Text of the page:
Today, yesterday is everywhere. Insta-nostalgia — like the #2009vs2019 challenge or a Facebook quiz to find out what 90s’ indie band you are — is hellbent on planting the past in your present.
Frankly, I don’t love having my memories repackaged as click bait. Then again, being skeptical and questioning conventionality is something our generation is known for.
Now here’s the part where I tell you that our YouTube viewing habits show that 75% of us watch videos that relate to past events or people. Maybe we’re sentimental after all.
As a marketing tool, though, nostalgia can feel like a cheap trick. Listening to Cheap Trick at Budokan, on the other hand? Now there’s a clue as to why nostalgia can be a useful emotion.
Don’t look back?
Despite its early roots as a 17th century psychopathological disorder observed in homesick Swiss soldiers, today nostalgia is largely seen as a positive adaptive tool.
Take for example Dr. Constantine Sedikides’ pioneering research into the science of nostalgia. He found that reminiscing increases feelings of belonging and connectedness, and decreases boredom, anxiety, and loneliness. It’s also shown to boost self-esteem, positivity, and tolerance.
Still, it’s hard to credit an auto-generated Spotify time capsule playlist as an effective trigger of positive emotions. So what levels up nostalgia for a happier, more resilient you?
True nostalgia smells like your teen spirit
While data algorithms may not accurately hit your specific sentimental sweet spot, research using MRI brain scans to study the makeup of nostalgic experiences reveals what does. The combo platter of “emotional and personal significance and chronological remoteness” is key to having the past truly pay off.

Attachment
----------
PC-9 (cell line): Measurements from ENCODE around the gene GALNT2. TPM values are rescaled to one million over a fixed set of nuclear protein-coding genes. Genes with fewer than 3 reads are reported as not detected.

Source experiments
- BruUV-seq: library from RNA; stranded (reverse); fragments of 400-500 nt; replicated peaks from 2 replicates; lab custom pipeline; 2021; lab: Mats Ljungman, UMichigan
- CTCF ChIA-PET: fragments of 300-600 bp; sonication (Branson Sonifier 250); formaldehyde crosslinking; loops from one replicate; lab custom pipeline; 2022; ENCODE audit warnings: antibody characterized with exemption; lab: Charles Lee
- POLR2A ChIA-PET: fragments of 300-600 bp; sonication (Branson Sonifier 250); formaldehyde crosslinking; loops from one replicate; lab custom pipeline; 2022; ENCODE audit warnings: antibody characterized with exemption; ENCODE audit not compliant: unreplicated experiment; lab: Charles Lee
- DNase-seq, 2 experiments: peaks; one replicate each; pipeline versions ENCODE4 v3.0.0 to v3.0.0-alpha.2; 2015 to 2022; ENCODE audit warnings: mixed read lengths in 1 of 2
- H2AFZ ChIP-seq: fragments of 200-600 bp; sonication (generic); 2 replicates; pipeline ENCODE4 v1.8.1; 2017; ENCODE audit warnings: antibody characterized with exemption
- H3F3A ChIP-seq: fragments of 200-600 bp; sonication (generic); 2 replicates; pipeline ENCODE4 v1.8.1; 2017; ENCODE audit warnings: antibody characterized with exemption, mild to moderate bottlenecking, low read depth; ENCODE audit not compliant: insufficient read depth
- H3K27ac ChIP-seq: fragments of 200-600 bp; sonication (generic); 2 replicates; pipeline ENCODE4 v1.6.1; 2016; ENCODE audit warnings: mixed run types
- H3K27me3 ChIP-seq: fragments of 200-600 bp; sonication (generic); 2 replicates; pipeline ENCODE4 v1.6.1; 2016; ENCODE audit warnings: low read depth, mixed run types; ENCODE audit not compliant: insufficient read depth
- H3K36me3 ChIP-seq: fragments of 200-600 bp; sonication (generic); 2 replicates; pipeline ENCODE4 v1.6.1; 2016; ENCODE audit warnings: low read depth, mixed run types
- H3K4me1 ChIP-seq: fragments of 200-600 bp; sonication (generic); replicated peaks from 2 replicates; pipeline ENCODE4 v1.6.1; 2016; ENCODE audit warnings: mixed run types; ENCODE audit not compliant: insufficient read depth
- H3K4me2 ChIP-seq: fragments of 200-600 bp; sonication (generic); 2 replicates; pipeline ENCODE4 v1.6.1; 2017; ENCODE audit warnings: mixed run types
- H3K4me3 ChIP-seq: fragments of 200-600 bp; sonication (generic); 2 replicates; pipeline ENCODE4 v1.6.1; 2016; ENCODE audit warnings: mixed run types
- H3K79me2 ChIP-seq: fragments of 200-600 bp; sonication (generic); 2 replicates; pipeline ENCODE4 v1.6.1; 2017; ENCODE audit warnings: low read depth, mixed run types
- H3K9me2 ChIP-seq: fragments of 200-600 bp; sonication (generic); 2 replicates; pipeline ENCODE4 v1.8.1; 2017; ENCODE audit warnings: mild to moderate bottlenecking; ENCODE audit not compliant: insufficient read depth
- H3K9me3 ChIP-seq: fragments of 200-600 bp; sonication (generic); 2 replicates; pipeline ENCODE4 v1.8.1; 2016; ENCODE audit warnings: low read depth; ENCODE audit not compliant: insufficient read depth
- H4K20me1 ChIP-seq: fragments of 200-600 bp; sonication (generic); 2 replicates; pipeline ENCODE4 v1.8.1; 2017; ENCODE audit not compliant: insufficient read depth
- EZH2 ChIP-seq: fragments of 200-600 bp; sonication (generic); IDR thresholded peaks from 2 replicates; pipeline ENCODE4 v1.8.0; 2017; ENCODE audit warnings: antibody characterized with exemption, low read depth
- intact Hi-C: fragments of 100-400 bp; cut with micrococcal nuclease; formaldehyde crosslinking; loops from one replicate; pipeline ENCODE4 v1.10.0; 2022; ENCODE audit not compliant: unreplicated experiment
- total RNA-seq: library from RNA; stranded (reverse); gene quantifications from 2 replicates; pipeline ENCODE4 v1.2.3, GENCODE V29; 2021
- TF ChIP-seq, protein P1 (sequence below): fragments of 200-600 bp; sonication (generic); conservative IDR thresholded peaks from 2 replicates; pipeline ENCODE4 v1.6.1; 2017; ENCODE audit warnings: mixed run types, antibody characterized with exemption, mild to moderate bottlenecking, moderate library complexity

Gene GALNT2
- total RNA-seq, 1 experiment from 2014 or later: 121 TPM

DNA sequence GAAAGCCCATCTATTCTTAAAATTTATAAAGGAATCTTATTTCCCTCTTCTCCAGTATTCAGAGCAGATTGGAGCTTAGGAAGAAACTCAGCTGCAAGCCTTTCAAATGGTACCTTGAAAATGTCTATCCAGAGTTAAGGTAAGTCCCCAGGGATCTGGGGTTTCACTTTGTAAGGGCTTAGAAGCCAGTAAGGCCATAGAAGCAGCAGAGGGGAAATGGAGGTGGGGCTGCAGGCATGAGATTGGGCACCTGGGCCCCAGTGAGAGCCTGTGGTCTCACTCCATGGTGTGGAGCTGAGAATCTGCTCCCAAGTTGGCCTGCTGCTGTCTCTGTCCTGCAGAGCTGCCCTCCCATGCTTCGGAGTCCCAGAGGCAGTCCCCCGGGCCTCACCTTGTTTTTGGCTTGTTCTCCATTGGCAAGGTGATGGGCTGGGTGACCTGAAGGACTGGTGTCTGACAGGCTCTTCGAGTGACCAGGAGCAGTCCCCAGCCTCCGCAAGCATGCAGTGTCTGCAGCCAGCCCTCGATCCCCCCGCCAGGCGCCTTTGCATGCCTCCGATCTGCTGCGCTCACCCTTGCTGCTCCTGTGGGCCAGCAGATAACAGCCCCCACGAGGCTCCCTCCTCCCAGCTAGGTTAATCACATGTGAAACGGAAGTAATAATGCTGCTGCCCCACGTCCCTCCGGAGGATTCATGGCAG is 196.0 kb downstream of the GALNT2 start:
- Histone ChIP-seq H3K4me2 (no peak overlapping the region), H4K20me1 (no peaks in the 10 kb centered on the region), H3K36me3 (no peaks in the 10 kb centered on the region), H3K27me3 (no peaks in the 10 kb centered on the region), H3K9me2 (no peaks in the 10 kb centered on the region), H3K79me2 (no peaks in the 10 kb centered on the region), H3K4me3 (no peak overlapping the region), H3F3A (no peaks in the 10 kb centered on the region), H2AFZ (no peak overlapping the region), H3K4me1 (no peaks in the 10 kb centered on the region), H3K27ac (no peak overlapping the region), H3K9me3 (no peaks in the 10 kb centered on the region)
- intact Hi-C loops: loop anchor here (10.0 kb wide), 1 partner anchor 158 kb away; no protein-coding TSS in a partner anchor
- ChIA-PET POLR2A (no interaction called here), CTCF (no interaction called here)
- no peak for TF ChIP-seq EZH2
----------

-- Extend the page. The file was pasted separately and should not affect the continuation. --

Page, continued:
And therein lies the X factor for our cynical yet nostalgia-loving generation. This New York Times article hits on how effective reminiscing can alleviate our existential homesick blues:
There’s a model here for nostalgia that doesn’t wish away the distance between past and present; doesn’t romanticize the past as tragic and heroic; and doesn’t simply trivialize it (as so much 1980s nostalgia did) as trite and silly. Instead, it highlights our compulsion to interrogate our ghosts in search of meaning — and the inexorable way they slip our grasp.
In other words, for those of us who may be experiencing midlife dissatisfaction, nostalgia is a good way to mitigate the doldrums because it makes life more meaningful.
So ignore Boston’s advice — go ahead and look back. It’s always good to check the rear view mirror as you pull into the next lane of your life.
Photo Credit: H. Michael Karshis under Creative Commons 2.0